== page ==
The ridiculousness currently emanating from ICANN and the NTIA (see these excellent posts from Milton Mueller and Eli Dourado on the issue) over .AMAZON, .PATAGONIA and other “geographic”/commercial TLDs is precisely why ICANN (and, apparently, the NTIA) is a problematic entity as a regulator.
The NTIA’s response to ICANN’s Governmental Advisory Committee’s (GAC) objection to Amazon’s application for the .AMAZON TLD (along with similar applications from other businesses for other TLDs) is particularly troubling, as Mueller notes:
In other words, the US statement basically says “we think that the GAC is going to do the wrong thing; its most likely course of action has no basis in international law and is contrary to vital policy principles the US is supposed to uphold. But who cares? We are letting everyone know that we will refuse to use the main tool we have that could either stop GAC from doing the wrong thing or provide it with an incentive to moderate its stance.”
Competition/antitrust issues don’t seem to be the focus of this latest chapter in the gTLD story, but it is instructive on this score nonetheless. As Berin Szoka and I wrote in ICLE’s comment to ICANN on gTLDS:
Among the greatest threats to this new “land rush” of innovation is the idea that ICANN should become a competition regulator, deciding whether to approve a TLD application based on its own competition analysis. But ICANN is not a regulator. It is a coordinator. ICANN should exercise its coordinating function by applying the same sort of analysis that it already does in coordinating other applications for TLDs.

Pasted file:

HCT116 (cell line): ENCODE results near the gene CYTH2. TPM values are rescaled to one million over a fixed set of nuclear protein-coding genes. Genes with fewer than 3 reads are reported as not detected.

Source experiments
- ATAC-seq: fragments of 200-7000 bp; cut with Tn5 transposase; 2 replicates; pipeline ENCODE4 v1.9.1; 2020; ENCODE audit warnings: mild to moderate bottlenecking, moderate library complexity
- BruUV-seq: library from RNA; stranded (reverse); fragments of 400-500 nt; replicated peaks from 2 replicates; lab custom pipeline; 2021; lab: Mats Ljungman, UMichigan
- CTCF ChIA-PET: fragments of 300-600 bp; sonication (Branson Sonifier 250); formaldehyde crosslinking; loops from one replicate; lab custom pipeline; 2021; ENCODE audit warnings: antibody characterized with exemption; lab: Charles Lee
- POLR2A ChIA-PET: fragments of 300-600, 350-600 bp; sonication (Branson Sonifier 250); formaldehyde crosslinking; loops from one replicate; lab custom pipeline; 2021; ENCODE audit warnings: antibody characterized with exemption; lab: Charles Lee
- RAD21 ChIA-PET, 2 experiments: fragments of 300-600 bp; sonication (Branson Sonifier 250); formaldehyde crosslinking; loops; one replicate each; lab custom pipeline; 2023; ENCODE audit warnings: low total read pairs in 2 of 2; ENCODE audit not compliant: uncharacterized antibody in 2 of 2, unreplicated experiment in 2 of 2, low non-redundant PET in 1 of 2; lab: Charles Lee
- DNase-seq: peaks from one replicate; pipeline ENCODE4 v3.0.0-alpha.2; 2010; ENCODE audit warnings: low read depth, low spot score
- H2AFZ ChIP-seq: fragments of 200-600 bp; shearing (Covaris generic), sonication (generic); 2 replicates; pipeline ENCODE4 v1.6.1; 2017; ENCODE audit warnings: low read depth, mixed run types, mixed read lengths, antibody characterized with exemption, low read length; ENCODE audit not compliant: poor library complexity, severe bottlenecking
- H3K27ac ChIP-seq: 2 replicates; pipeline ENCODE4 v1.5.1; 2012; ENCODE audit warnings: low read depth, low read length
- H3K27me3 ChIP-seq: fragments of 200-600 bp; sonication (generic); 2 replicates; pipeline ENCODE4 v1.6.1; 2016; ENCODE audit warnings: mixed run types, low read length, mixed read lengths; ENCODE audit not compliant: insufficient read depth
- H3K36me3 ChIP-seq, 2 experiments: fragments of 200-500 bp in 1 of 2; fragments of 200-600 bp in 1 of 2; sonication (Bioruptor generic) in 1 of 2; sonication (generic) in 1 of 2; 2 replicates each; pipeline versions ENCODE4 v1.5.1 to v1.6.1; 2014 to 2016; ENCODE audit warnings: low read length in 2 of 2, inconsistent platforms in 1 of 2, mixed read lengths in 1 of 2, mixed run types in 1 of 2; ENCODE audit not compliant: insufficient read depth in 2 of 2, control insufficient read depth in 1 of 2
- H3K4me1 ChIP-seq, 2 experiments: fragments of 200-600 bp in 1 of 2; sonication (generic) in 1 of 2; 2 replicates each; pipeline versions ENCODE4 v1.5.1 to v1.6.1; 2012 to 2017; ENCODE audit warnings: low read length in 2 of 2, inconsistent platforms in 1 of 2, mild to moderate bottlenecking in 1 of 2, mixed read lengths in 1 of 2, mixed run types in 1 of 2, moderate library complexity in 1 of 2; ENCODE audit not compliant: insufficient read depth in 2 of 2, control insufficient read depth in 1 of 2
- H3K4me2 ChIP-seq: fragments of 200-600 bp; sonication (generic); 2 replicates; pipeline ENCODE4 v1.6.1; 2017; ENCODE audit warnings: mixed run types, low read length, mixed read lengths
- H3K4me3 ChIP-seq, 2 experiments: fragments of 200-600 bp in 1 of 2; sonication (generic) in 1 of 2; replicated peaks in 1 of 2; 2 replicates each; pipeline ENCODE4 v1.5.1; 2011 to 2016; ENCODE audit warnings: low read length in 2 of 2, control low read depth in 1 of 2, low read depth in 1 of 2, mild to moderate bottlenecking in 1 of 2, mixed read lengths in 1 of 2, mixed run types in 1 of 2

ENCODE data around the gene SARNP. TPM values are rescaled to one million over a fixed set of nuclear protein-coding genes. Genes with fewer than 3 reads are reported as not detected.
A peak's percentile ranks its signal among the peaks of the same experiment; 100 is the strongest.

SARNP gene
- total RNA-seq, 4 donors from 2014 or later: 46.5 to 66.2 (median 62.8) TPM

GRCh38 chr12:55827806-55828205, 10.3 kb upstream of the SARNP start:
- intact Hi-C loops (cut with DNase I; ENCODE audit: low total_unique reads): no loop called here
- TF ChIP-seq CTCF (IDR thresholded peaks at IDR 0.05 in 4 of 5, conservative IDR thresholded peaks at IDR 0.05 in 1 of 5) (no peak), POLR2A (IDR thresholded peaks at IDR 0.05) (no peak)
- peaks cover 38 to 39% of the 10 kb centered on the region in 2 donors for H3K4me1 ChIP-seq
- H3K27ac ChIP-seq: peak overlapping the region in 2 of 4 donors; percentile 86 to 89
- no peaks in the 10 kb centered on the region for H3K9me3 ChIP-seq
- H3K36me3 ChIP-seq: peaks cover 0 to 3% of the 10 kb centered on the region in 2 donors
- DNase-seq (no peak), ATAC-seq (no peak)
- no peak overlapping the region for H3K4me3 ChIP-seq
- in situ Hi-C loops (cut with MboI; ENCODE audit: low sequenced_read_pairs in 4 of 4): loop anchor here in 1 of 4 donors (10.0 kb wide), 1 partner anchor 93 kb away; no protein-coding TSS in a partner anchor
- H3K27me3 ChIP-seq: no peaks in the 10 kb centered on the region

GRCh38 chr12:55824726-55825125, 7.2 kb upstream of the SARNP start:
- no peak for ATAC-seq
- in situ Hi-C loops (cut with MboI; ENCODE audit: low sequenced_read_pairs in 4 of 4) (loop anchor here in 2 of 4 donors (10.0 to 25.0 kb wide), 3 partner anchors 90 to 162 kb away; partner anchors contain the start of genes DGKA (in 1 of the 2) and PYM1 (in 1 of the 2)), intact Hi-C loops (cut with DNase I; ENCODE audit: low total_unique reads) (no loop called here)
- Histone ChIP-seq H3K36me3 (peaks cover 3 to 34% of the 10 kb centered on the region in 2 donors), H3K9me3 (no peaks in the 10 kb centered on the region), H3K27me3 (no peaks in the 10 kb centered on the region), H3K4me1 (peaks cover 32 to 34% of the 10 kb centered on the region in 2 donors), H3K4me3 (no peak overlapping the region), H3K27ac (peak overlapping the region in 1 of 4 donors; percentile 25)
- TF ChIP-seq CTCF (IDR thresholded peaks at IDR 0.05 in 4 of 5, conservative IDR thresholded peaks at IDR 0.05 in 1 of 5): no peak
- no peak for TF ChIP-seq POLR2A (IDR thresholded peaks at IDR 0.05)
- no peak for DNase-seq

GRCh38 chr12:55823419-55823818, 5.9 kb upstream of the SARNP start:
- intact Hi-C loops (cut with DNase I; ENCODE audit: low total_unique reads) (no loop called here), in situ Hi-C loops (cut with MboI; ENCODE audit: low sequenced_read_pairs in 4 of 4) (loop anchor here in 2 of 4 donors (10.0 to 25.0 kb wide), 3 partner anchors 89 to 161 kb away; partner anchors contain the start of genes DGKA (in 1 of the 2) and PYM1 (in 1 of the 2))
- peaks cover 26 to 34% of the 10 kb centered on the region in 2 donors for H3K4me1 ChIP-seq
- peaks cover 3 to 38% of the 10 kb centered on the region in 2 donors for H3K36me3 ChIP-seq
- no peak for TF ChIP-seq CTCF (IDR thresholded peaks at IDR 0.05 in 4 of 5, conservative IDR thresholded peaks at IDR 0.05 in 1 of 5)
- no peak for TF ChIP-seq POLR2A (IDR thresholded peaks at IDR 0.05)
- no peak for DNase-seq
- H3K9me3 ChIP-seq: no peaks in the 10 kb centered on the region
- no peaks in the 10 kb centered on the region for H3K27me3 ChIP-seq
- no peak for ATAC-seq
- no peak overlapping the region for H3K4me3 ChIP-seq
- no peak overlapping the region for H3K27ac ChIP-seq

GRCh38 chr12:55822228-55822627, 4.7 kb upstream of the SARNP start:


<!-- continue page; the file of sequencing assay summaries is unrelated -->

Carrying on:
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Moreover, the practical difficulties in enforcing different rules for generic TLDs as opposed to brand TLDs likely render any competition pre-clearance mechanism unworkable. ICANN has already determined that .brand TLDs can and should be operated as closed domains for obvious and good reasons. But differentiating between, say .amazon the brand and .amazon the generic or .delta the brand and .delta the generic will necessarily result in arbitrary decisions and costly errors.
Of most obvious salience: implicit in the GAC’s recommendation is the notion that somehow Amazon.com is sufficiently different than .AMAZON to deny Amazon’s ownership of the latter. But as Berin and I point out:
While closed gTLDs might seem to some to limit competition, that limitation would occur only within a particular, closed TLD. But it has every potential to be outweighed by the dramatic opening of competition among gTLDs, including, importantly, competition with .com.
In short, the market for TLDs and domain name registrations do not present particular competitive risks, and there is no a priori reason for ICANN to intervene prospectively.
In other words, treating Amazon.com and .AMAZON as different products, in different relevant markets, is a mistake. No doubt Amazon.com would, even if .AMAZON were owned by Amazon, remain for the foreseeable future the more relevant site. If Latin American governments are concerned with cultural and national identity protection, they should (not that I’m recommending this) focus their objections on Amazon.com. But the reality is that Amazon.com doesn’t compromise cultural identity, and neither would Amazon’s ownership of .AMAZON. Rather, the wide availability of new TLDs opens up an enormous range of new competitive TLD and SLD constraints on existing, dominant .COM SLDs, any number of which could be effective in promoting and preserving cultural and national identities.
By the way – Amazonia.com, Amazonbasin.com and Amazonrainforest.com, presumably among many others, look to be unused and probably available for purchase. Perhaps opponents of Amazon’s ownership of .AMAZON should set their sights on those or other SLDs and avoid engaging in the sort of politicking that will ultimately ruin the Internet.